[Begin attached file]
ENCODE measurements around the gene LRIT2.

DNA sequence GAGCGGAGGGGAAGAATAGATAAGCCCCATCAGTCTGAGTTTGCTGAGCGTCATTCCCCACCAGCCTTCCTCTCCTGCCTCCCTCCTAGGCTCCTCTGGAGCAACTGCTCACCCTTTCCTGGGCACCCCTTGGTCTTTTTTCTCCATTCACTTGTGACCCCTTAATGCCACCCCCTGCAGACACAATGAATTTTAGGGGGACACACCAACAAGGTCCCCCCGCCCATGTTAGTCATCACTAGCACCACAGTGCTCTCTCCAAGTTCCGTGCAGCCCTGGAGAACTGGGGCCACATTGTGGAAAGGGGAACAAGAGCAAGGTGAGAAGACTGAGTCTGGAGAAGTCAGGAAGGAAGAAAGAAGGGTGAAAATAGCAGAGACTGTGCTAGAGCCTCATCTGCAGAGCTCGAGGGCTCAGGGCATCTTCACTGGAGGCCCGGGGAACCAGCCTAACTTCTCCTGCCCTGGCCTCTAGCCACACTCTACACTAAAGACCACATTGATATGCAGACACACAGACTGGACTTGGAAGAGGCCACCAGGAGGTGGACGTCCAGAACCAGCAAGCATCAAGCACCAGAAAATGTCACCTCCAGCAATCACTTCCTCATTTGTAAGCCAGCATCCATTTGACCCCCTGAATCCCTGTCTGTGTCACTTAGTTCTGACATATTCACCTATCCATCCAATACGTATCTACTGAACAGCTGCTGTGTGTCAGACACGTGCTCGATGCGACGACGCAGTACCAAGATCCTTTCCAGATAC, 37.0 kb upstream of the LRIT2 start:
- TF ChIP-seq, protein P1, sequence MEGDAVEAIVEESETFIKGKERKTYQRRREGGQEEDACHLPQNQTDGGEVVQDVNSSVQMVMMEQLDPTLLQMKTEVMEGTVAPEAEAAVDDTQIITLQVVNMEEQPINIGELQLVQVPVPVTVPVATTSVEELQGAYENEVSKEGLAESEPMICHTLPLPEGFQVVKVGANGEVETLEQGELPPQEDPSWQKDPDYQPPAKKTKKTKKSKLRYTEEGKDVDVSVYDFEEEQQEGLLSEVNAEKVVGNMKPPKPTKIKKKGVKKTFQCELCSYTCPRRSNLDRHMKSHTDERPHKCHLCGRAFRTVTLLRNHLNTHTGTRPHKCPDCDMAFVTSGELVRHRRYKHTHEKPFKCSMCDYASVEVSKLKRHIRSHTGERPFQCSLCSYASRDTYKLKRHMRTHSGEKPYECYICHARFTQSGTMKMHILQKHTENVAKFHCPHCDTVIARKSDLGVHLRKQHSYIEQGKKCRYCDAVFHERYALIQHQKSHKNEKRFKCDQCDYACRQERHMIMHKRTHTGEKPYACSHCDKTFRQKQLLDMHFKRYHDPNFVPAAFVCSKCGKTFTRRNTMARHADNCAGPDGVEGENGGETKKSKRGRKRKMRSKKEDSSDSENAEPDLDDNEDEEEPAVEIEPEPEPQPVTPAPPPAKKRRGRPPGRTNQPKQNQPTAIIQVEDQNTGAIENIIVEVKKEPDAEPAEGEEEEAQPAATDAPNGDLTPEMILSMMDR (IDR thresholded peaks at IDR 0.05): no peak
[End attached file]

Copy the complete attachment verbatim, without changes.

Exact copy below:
ENCODE measurements around the gene LRIT2.

DNA sequence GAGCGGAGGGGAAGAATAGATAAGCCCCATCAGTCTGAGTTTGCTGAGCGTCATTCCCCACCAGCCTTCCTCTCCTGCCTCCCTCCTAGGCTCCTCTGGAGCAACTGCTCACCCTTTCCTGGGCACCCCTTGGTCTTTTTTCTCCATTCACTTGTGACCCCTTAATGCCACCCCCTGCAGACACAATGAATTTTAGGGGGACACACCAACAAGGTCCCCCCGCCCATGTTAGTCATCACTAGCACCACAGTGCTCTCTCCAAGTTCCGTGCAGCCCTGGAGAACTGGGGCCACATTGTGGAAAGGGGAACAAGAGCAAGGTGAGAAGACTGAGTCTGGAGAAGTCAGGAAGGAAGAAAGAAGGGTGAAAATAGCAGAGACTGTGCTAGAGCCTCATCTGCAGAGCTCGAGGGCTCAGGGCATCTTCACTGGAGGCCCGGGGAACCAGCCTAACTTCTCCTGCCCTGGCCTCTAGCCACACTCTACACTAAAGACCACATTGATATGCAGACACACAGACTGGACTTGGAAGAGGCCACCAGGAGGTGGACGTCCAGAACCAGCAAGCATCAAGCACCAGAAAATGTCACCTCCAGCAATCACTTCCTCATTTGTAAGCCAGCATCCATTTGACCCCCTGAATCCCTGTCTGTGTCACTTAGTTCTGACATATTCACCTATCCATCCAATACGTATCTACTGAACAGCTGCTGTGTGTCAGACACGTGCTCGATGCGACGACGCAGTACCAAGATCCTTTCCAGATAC, 37.0 kb upstream of the LRIT2 start:
- TF ChIP-seq, protein P1, sequence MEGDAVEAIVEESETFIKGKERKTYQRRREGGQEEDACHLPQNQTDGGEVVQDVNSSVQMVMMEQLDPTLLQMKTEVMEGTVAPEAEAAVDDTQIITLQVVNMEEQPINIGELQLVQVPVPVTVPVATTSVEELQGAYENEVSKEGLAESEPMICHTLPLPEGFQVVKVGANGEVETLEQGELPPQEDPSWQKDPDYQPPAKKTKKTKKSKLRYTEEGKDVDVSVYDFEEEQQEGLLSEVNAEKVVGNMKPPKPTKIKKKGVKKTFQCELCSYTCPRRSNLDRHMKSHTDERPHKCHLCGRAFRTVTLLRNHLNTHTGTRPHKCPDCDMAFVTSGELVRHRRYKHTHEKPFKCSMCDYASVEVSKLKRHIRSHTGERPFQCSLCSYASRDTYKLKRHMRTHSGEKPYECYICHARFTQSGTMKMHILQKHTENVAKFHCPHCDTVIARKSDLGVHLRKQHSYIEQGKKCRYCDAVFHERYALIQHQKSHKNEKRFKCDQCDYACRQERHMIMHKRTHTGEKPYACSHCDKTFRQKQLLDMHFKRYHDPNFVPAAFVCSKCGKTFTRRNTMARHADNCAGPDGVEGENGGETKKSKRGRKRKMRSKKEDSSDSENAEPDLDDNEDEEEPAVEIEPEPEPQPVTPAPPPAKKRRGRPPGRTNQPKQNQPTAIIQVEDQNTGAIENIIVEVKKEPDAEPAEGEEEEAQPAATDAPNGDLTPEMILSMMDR (IDR thresholded peaks at IDR 0.05): no peak